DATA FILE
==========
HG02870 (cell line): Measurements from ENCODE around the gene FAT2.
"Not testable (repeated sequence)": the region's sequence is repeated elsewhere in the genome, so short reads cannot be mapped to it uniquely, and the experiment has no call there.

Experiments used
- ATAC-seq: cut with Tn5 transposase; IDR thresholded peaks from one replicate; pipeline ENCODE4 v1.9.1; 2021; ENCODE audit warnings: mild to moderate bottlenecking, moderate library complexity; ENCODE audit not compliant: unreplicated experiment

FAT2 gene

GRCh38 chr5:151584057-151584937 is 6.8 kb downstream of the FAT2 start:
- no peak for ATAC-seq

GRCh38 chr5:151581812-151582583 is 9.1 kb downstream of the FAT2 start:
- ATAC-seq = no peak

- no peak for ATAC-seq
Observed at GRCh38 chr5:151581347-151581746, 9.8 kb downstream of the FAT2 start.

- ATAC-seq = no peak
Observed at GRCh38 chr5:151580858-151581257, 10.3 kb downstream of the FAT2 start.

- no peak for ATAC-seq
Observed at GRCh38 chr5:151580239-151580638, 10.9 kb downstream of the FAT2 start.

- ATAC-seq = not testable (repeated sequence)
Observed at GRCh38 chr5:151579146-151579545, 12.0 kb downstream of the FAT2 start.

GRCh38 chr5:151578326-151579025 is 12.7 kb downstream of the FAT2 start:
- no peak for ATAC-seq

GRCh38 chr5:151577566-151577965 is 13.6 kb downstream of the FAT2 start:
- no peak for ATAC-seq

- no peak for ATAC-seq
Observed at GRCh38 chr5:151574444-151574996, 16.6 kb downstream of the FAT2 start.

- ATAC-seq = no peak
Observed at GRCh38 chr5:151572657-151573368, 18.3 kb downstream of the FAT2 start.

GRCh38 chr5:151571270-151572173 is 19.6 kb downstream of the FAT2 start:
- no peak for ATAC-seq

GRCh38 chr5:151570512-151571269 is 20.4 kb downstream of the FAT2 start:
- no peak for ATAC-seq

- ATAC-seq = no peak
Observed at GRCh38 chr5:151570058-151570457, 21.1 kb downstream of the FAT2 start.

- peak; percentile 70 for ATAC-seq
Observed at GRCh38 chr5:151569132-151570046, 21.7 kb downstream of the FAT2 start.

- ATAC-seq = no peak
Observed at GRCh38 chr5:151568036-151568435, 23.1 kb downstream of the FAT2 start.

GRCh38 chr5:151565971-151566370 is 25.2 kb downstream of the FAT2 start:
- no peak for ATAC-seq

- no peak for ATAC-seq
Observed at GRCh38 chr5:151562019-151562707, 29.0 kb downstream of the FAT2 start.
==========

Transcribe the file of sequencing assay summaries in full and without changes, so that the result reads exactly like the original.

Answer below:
HG02870 (cell line): Measurements from ENCODE around the gene FAT2.
"Not testable (repeated sequence)": the region's sequence is repeated elsewhere in the genome, so short reads cannot be mapped to it uniquely, and the experiment has no call there.

Experiments used
- ATAC-seq: cut with Tn5 transposase; IDR thresholded peaks from one replicate; pipeline ENCODE4 v1.9.1; 2021; ENCODE audit warnings: mild to moderate bottlenecking, moderate library complexity; ENCODE audit not compliant: unreplicated experiment

FAT2 gene

GRCh38 chr5:151584057-151584937 is 6.8 kb downstream of the FAT2 start:
- no peak for ATAC-seq

GRCh38 chr5:151581812-151582583 is 9.1 kb downstream of the FAT2 start:
- ATAC-seq = no peak

- no peak for ATAC-seq
Observed at GRCh38 chr5:151581347-151581746, 9.8 kb downstream of the FAT2 start.

- ATAC-seq = no peak
Observed at GRCh38 chr5:151580858-151581257, 10.3 kb downstream of the FAT2 start.

- no peak for ATAC-seq
Observed at GRCh38 chr5:151580239-151580638, 10.9 kb downstream of the FAT2 start.

- ATAC-seq = not testable (repeated sequence)
Observed at GRCh38 chr5:151579146-151579545, 12.0 kb downstream of the FAT2 start.

GRCh38 chr5:151578326-151579025 is 12.7 kb downstream of the FAT2 start:
- no peak for ATAC-seq

GRCh38 chr5:151577566-151577965 is 13.6 kb downstream of the FAT2 start:
- no peak for ATAC-seq

- no peak for ATAC-seq
Observed at GRCh38 chr5:151574444-151574996, 16.6 kb downstream of the FAT2 start.

- ATAC-seq = no peak
Observed at GRCh38 chr5:151572657-151573368, 18.3 kb downstream of the FAT2 start.

GRCh38 chr5:151571270-151572173 is 19.6 kb downstream of the FAT2 start:
- no peak for ATAC-seq

GRCh38 chr5:151570512-151571269 is 20.4 kb downstream of the FAT2 start:
- no peak for ATAC-seq

- ATAC-seq = no peak
Observed at GRCh38 chr5:151570058-151570457, 21.1 kb downstream of the FAT2 start.

- peak; percentile 70 for ATAC-seq
Observed at GRCh38 chr5:151569132-151570046, 21.7 kb downstream of the FAT2 start.

- ATAC-seq = no peak
Observed at GRCh38 chr5:151568036-151568435, 23.1 kb downstream of the FAT2 start.

GRCh38 chr5:151565971-151566370 is 25.2 kb downstream of the FAT2 start:
- no peak for ATAC-seq

- no peak for ATAC-seq
Observed at GRCh38 chr5:151562019-151562707, 29.0 kb downstream of the FAT2 start.